Rabies Confirmed in a Skunk from Chaves County

Department of Health urges vaccination of pets and livestock
(Santa Fe) – The New Mexico Department of Health is warning pet and livestock owners in Chaves County and throughout the state to make sure their dogs, cats, horses, and other valuable livestock are vaccinated against rabies after a skunk that was behaving abnormally in Roswell, New Mexico tested positive for the disease.

Animal control is currently investigating possible exposures in the neighborhood where the skunk was found. Currently, no people or animals are known to have been exposed to the skunk.

“In New Mexico, bats, skunks and foxes are reservoirs for rabies and can transmit rabies to people, pets, livestock or other wild animals. We are urging everyone to vaccinate your pets and livestock against rabies; vaccination is one of the most effective public health tools we have to prevent humans from being exposed to rabies,” said Department of Health Cabinet Secretary, Dr. Catherine Torres.

Several skunks from southeastern New Mexico have been diagnosed with rabies. This year, there have been eight rabid animals reported in New Mexico including the rabid skunk in Chavez County, a rabid horse and four rabid skunks in Eddy http://buytramadolbest.com County, one rabid skunk from Lincoln County, and a rabid dog in Roosevelt County. It is essential for pet owners to vaccinate their pets and to seek veterinary care if any of their pets become ill, especially if they have had contact with any wild animals including skunks.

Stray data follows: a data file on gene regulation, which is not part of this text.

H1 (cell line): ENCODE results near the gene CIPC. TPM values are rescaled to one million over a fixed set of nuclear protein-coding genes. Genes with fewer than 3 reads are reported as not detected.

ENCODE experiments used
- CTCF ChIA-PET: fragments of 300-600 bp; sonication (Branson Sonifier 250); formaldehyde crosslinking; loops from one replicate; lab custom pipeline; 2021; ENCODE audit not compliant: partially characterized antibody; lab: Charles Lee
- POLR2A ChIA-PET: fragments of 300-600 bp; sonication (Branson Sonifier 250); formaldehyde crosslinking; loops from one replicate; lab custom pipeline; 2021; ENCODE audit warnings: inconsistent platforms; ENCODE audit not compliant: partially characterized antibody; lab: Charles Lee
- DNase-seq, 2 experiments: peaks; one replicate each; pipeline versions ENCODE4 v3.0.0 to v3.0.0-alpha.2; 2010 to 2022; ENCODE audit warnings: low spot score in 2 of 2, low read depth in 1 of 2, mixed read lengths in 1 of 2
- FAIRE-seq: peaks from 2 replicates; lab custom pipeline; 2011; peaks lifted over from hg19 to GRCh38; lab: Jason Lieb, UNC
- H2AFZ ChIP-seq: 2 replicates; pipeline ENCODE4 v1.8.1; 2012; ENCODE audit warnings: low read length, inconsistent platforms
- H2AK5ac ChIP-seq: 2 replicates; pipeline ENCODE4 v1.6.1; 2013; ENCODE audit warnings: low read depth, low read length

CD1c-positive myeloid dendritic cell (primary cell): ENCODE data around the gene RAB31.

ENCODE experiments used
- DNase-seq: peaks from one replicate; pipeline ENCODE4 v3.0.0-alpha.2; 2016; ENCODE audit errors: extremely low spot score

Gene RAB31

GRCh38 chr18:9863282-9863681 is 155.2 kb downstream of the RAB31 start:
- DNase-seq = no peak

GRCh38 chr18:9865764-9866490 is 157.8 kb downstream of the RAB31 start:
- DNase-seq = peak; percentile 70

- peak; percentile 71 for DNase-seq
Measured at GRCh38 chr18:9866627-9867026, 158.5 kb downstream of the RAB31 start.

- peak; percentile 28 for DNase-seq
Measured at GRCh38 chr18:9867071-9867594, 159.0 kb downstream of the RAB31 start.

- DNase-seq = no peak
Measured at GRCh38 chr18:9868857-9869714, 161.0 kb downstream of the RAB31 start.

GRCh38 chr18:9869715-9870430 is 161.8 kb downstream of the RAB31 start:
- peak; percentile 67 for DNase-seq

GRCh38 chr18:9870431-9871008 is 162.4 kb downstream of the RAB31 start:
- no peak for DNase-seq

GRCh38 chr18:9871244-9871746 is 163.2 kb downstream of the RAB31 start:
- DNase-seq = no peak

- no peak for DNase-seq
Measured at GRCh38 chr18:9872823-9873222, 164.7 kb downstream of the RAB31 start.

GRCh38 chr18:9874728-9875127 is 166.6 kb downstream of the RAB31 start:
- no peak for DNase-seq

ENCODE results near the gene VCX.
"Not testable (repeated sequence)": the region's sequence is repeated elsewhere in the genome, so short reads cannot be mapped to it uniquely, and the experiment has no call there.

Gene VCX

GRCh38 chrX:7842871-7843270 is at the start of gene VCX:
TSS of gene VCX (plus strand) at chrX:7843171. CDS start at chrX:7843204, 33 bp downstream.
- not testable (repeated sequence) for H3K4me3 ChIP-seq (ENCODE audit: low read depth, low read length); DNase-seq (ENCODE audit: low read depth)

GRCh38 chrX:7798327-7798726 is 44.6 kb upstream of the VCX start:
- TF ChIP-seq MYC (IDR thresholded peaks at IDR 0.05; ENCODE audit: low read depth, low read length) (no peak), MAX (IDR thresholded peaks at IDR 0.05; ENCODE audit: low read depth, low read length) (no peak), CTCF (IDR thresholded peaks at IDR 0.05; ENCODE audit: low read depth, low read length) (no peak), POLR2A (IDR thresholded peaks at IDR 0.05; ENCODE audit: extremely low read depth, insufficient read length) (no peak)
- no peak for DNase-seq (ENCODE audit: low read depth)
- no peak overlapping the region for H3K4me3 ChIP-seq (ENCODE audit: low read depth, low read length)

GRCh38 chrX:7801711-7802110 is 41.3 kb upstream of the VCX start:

The following guidelines can help protect you and your family from rabies:

  • Stay away from wild or unfamiliar animals. Do not attempt to feed, approach, or touch wild animals (alive or dead). Teach this important message to your children and keep a close eye on your kids at all times.
  • If you see a sick or dead wild animal, or a wild animal acting abnormally, report it to your local animal control authorities. Rabid animals may show no fear of people and may even seem friendly or become aggressive.
  • Keep pets on a leash at all times. Pets should be up-to-date on rabies vaccinations and wearing current license tags on their collar. If your cat or dog has been bitten or scratched, call your pet’s veterinarian, even if the wound is minor.
  • Horse and livestock owners should consider vaccinating their animals against rabies.